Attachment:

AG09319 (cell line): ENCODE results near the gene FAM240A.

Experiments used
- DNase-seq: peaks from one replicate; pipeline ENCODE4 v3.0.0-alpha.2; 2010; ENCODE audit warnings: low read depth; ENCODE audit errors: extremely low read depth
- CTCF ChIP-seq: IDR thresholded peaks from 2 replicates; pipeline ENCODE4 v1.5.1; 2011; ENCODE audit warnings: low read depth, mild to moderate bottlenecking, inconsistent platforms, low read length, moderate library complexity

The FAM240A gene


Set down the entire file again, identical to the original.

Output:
AG09319 (cell line): ENCODE results near the gene FAM240A.

Experiments used
- DNase-seq: peaks from one replicate; pipeline ENCODE4 v3.0.0-alpha.2; 2010; ENCODE audit warnings: low read depth; ENCODE audit errors: extremely low read depth
- CTCF ChIP-seq: IDR thresholded peaks from 2 replicates; pipeline ENCODE4 v1.5.1; 2011; ENCODE audit warnings: low read depth, mild to moderate bottlenecking, inconsistent platforms, low read length, moderate library complexity

The FAM240A gene